Japan earthquake

On 11 March, 2011, a megathrust earthquake struck off the coast of Japan. The Tōhoku earthquake produced a massive tsunami that devastated parts of Japan, killing over 15,000 and causing one of the worst nuclear disasters in history.

The impacts can still be seen. A 20km exclusion zone remains around the site of the Fukushima Daiichi plant, and thousands of people still live in temporary accommodation. Here are the facts about the 2011 earthquake and tsunami in Japan:

Megathrust earthquake

A 9.0 magnitude earthquake struck at 2.46pm about 70km east of Tohoku at an offshore subduction zone – where two tectonic plates collide and one slides beneath the other. It was centred on the seafloor at a depth of 24km. This was the fourth largest earthquake on record and the largest to ever hit Japan and released energy equivalent to 8,000 Hiroshima atom bombs. Shaking from the earthquake continued for around five minutes.


Japan earthquake and tsunami
The Japan earthquake triggered a massive tsunami Reuters

The energy released by the earthquake produced a huge tsunami, with waves up to 30ft beginning to hit the coast within about an hour. The Japan Meteorological Agency issued its most serious warning, but coastal areas were soon being flooded, with buildings collapsing and cars being swept away. In Sendai, around 100 designated tsunami evacuation sites were hit by the wave generated.

Death toll

Fukushima four years after tsunami
A monument to victims of the March 11, 2011 earthquake and tsunami are seen near big black plastic bags containing contaminated soil in Tomioka town, Fukushima prefecture Toru Hanai/Reuters

The tsunami was the cause of the majority of the loss of life that resulted from the disaster. Entire towns were destroyed. Just three days after the earthquake, 1,000 bodies had been recovered in the town of Minamisanriku alone. The eventual death toll was over 15,800, with a further 2,500 missing.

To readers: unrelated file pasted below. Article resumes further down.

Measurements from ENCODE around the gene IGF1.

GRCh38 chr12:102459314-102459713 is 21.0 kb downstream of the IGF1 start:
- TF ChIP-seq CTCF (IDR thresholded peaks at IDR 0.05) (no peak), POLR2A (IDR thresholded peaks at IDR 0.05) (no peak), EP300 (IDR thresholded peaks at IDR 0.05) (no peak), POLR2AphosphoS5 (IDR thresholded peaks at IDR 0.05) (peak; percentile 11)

Aftershocks and Earth impact

In the year following, Japan was hit by over 5,000 aftershocks. The earthquake was so powerful it shifted Earth on its axis of rotation. It caused the coastline of Honshu, in northern Japan, to drop by two feet, and moved the main island of Honshu east by eight feet.

Nuclear meltdown

The Fukushima disaster in 2011 Reuters

The Fukushima Daiichi power plant was inundated by the tsunami. It had not been built to withstand such high waves and this resulted in a cooling system failure, followed by a nuclear reactor meltdown and the release of radioactive materials. In December 2011, Tokyo Electric Power Company (Tepco) said 45 metric tons of radioactive water had been released into the ocean.


The cost of the earthquake and tsunami is still ongoing to some extent. It is believed to have been the most expensive disaster in history, so far amounting to an estimated $300bn (£212bn). Further to this, 45,700 buildings and 230,000 vehicles were destroyed.